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Everything Else

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jman2050

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With the design and programming portion of the project moving smoothly, I direct my attention to everything else: The aural and visual presentation of the game. I won't lie to you: I'm terrible at art. Really really terrible. I've always wanted to make games, and this has been the major hurdle for me. I do better with music, but I don't have the tools or resources to make anything nearly professional sounding (and I refuse to settle for straight MIDI in anything but freeware projects). So part of my workings since the project began has been deciding what type of audio-visual experience I want.

Thankfully, I didn't have to look far.

Lumines, developed for the PSP, is a prime example of taking a concept and making it more appealing by enhancing the audio-visual experience. At heart, it's a simple and addictive puzzle game. This is fine on its own, but Lumines is able to mke itself a star by employing very appealing experiences to a user's eyes and ears. Multitudes of skins makes adds a bit of freshness to the gameplay, even when it get repetitive. Lumines is an inspiration to me in this area, and while I don't want to copy the exact style, emulating its emphasis on music and art is something I think would benefit my game greatly.

The next challenge was finding people who are capable of bringing he audio-visual experience to life. On the music side, the Help Wanted forum on this site led me to the maintainer of this site. I fell in love with the Video Game music samples posted on the site, and am now corresponding with this person about doing music for my game. I personally think he'd be perfect for the job. My budget is low though, so the challenge will be agreeing to an acceptable rate while getting the results tha I think befit a professional game.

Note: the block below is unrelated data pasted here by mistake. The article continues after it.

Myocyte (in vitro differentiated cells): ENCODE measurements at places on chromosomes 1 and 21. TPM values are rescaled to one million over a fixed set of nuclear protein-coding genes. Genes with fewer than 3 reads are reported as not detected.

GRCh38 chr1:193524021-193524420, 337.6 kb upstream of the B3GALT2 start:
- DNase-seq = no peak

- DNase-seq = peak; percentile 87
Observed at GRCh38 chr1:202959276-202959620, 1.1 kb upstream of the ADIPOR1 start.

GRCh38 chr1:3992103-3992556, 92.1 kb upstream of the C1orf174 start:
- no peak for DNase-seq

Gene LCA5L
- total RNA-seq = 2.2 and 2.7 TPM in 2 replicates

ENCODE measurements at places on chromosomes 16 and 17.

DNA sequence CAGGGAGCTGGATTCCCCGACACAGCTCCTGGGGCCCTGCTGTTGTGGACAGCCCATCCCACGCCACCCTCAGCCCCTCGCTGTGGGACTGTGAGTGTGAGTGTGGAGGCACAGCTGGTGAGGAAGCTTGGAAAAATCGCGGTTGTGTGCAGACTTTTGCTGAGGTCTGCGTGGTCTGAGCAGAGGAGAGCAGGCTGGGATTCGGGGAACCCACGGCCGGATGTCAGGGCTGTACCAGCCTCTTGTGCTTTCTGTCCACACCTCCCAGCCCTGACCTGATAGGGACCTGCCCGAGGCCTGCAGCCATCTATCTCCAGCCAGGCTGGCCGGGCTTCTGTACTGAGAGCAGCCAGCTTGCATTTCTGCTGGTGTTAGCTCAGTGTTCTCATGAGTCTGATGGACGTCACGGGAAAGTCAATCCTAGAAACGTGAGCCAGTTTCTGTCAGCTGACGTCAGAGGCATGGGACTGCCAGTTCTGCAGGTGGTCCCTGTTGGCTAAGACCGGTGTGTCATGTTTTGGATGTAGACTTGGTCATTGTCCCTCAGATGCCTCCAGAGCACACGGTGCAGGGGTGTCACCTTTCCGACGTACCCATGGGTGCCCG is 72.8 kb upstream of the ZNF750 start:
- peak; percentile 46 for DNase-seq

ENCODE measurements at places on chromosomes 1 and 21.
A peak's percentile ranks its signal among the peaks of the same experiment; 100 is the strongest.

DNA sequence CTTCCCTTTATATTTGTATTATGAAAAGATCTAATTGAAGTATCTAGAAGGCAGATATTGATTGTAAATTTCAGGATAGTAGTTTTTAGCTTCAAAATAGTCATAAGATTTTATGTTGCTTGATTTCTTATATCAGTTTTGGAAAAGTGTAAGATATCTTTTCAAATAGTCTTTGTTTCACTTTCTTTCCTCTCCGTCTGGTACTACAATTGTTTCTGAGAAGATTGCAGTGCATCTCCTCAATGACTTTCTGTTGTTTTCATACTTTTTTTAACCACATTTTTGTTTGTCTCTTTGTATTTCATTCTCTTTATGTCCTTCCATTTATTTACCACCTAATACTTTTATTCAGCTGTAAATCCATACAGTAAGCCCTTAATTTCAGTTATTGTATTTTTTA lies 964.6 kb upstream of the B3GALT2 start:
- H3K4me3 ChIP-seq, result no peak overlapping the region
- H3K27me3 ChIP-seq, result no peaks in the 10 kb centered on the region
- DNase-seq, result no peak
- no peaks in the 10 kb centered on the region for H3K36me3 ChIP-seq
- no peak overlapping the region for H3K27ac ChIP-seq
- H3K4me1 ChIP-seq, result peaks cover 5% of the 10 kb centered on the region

Art is a bit more of a challenge. I searched around a bit, but art is an expensive affair. The associate of mine who will help design and develop games is good at pixel art, but I'm not really looking for pixel art for this game. Fortunately, I may be able to employ someone under favorable circumstances (a friend of mine from where I used to live), but we'll have to see how that goes.

Regardless of what happens, one of my primary goals is to stray away from the generic style of puzzle games. Good gameplay will keep a customer playing, but the game won't have a chance if you can't grab that person's attention. A good audio-visual experience will go a long way in that regard. Despite this, a good design and good gameplay is of paramount importance. I don't believe you have to sacrifice one for the other, though time constraints and budget constraints will obviously put a limit as to what is possible.

Let's hope for the best. While I wait though, I'll have a chance to carry ot the plans I laid out in yesterday's entry. once enough headway has been made on that, I can do an entry on what will be one of the defining features of the game: Multiplayer :)
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If you are planning to sell this game at some point, have you looked into copyrighting or trademarking the concept? I know nothing about the law in this respect, but if your game did start to become popular, you can guarantee that someone else will release a free version.

That is the problem with simple puzzle games - while their simplicity is a big part of their charm, it does mean they can be re-engineered pretty easily and quickly.

Just a thought. I guess international copyrighting of concepts is probably quite complicated and expensive.

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You can't copyright ideas, although you can patent the exact rules IIRC. So basically, there's little I can do about preventing knockoffs from appearing if it gets popular. I doubt it'd get that popular anyway.

Regardless, the best I can do is make a product that'll be recognizable and superior to whatever knockoffs might come up :)

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